EU Copyright Law
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EU Copyright Law

A Commentary

Edited by Irini A. Stamatoudi and Paul Torremans

Presenting a comprehensive and up to date article-by-article analysis of all EU law in the area of copyright, as well as of the underlying basic concepts and principles, this unique book takes into account all recent legislative amendments and pending initiatives in the context of the EU Digital Agenda, as well as the case law of the Court of Justice of the European Union. Published as part of the Elgar Commentaries series, it discusses challenges for the future that will underpin copyright in the years to come. It also presents ongoing discussions in WIPO and assesses the role of copyright in society and economy both from an EU and an international perspective. It is a thorough and in-depth analysis from a team of leading experts in the field, which combines aspects of theory and practice and places copyright in perspective.
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Jan Rosén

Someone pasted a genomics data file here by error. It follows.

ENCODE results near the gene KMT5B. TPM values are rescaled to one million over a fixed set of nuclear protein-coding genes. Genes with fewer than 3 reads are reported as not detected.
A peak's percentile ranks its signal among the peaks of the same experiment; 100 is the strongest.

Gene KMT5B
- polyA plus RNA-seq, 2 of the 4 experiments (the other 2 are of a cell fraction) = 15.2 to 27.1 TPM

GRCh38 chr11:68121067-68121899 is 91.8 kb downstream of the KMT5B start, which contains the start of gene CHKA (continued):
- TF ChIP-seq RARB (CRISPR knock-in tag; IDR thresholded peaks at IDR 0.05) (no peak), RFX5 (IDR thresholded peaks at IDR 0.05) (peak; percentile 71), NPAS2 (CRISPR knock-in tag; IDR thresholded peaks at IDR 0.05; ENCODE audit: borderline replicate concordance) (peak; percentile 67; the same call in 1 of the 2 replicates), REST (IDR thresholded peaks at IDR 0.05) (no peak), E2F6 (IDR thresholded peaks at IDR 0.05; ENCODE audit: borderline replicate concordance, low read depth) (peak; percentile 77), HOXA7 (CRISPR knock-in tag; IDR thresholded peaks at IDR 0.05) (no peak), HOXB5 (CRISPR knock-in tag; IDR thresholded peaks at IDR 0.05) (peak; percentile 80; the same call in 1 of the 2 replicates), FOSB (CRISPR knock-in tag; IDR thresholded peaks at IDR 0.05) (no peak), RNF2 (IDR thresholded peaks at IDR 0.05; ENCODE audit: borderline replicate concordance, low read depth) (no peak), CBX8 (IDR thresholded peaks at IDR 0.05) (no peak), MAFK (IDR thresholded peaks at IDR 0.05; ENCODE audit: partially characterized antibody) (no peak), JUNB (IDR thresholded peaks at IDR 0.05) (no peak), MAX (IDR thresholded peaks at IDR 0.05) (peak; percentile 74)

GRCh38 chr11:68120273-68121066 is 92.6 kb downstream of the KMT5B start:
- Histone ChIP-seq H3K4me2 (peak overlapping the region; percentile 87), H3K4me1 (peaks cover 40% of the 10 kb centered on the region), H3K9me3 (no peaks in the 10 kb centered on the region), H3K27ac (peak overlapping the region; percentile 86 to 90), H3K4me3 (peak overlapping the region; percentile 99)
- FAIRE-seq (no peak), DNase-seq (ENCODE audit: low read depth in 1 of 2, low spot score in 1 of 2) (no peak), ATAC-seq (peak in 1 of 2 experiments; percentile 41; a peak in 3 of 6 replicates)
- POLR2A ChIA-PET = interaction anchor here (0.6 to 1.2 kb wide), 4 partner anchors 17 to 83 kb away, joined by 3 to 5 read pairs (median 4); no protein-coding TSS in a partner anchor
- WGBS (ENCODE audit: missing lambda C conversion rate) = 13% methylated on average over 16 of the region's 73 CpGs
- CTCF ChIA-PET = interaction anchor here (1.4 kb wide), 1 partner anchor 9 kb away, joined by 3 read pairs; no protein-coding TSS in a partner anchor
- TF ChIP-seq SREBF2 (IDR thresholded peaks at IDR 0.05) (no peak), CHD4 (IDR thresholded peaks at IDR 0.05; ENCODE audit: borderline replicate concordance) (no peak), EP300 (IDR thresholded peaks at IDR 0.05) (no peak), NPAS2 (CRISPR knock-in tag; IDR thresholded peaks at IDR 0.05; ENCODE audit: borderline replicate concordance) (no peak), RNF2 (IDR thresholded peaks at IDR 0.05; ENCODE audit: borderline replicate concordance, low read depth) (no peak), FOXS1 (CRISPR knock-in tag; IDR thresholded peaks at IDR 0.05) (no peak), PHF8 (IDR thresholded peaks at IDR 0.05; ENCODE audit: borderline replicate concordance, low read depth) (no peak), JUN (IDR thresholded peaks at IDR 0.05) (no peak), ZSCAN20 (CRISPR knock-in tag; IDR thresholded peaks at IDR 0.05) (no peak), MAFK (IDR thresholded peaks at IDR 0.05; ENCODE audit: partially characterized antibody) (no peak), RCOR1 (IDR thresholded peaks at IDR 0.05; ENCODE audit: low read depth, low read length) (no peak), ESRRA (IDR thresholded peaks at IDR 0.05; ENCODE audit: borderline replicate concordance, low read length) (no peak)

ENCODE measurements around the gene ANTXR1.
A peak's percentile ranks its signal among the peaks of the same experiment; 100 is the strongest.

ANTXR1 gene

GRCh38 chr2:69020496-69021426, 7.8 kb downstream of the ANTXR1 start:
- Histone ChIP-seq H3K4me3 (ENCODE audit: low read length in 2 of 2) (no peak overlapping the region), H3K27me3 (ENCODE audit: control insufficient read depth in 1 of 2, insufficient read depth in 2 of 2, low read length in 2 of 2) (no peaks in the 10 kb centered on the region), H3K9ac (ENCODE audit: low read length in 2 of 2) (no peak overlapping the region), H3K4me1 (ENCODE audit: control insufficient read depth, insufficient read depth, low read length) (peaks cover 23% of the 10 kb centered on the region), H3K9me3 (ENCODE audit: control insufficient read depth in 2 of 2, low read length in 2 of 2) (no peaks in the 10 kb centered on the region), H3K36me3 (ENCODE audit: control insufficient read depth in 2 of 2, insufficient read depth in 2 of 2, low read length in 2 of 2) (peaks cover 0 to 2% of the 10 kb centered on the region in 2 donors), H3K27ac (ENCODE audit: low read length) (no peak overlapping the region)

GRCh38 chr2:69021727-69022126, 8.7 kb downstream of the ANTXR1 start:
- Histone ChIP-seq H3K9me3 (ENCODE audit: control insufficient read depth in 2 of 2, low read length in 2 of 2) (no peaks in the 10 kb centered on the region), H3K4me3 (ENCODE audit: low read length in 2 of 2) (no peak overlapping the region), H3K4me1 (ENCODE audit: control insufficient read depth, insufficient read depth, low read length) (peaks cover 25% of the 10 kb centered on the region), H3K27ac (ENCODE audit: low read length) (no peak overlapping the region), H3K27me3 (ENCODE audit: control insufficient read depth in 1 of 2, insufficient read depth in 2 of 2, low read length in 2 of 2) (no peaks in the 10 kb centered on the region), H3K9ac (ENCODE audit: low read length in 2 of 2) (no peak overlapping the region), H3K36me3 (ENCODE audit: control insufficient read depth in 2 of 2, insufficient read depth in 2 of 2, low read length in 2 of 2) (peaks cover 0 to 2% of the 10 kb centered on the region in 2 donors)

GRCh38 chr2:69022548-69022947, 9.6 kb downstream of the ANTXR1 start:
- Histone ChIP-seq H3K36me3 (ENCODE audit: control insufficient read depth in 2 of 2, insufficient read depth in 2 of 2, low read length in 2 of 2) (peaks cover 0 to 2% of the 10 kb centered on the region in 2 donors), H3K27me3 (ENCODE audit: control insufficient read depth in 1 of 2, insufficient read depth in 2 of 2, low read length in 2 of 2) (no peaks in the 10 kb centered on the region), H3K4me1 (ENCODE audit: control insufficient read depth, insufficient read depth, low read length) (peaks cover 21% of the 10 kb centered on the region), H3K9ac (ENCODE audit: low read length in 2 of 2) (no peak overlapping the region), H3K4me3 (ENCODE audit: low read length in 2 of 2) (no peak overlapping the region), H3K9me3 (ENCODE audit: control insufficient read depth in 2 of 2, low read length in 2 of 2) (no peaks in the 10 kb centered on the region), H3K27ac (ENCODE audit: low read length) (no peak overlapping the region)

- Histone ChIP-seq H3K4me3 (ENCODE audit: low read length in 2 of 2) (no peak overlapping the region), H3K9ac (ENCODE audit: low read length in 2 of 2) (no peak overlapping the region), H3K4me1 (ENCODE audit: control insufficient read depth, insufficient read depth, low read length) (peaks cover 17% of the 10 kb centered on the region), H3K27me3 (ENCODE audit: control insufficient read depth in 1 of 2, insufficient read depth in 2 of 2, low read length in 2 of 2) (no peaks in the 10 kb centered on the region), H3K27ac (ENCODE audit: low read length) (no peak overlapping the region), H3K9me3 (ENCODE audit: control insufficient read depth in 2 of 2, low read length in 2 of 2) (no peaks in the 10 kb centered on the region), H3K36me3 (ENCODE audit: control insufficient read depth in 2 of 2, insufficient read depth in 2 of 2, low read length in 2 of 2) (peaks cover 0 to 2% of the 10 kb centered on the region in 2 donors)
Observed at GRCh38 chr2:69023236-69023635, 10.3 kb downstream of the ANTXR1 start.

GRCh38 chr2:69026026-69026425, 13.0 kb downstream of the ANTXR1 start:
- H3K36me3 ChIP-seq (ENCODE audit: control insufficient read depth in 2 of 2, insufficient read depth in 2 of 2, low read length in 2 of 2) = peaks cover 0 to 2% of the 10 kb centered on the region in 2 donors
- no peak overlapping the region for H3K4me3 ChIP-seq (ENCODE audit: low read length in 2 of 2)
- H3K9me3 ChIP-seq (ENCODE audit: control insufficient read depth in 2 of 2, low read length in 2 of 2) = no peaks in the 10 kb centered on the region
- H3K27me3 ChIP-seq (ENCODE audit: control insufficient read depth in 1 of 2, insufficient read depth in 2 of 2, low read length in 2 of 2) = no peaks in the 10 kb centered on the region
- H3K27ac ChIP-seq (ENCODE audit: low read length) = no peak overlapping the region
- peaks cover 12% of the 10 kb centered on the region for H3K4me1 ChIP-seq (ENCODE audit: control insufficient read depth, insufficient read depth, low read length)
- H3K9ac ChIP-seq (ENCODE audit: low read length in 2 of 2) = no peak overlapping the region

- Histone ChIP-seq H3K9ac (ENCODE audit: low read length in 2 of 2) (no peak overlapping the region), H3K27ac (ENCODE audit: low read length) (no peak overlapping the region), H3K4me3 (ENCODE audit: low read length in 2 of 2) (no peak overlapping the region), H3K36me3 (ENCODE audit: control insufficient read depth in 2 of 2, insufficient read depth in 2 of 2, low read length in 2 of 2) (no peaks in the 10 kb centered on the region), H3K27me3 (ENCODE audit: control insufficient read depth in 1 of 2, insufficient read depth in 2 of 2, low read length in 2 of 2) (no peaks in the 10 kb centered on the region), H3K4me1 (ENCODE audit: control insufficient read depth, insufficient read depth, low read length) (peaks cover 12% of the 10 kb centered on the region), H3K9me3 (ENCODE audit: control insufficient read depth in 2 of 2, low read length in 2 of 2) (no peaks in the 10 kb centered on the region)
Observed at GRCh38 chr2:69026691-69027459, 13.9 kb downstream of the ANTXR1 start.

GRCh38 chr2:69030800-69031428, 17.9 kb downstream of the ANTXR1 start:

The Council Directive 93/83/EEC on satellite broadcasting and cable retransmission (the Directive) has a certain and quite limited ambit, namely to fosterpan-European broadcasting services by facilitating satellite broadcasting and cable retransmission of radio and television programmes. The Directive is a counterpart to the Television without Frontiers Directive of 1989, which has similar objectives with respect to clearing barriers in the field of broadcasting and advertising law, but which has nothing to say about copyright matters. Also, several provisions of this Directive are closely interrelated to the norms and achieved goals of Directive 92/100 on rental and lending. Further, Directive 2001/29 on copyright in the information society has eventually effectively harmonised all economic rights with respect to acts of public communication 'by wire or by wireless means', whereby Article 3 of that Directive encompasses not only broadcasting, but also cablecasting, cable retransmission and webcasting. As indicated in Article 14(3) of the Directive the Commission had the duty to evaluate the Directive in a report no later than 1 January 2001, what was actually effectuated on 26 July 2002. The report goes beyond an analysis of the implementation process and examines also the practical application of the Directive, thus an important part of the sources to this commentary. The CJEU found in the SGAE case [30]5 that this Directive called for minimum harmonisation, as it had already stated in the CJEU case Egeda, [17].

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